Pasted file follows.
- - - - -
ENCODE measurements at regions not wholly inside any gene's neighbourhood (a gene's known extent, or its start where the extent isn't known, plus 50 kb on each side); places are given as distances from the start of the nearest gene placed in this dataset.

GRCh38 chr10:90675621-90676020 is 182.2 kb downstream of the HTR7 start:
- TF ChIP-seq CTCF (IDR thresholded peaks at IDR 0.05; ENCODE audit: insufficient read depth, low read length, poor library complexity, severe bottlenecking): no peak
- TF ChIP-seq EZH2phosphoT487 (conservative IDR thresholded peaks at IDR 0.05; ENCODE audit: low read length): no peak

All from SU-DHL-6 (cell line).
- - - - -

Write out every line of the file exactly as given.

ENCODE measurements at regions not wholly inside any gene's neighbourhood (a gene's known extent, or its start where the extent isn't known, plus 50 kb on each side); places are given as distances from the start of the nearest gene placed in this dataset.

GRCh38 chr10:90675621-90676020 is 182.2 kb downstream of the HTR7 start:
- TF ChIP-seq CTCF (IDR thresholded peaks at IDR 0.05; ENCODE audit: insufficient read depth, low read length, poor library complexity, severe bottlenecking): no peak
- TF ChIP-seq EZH2phosphoT487 (conservative IDR thresholded peaks at IDR 0.05; ENCODE audit: low read length): no peak

All from SU-DHL-6 (cell line).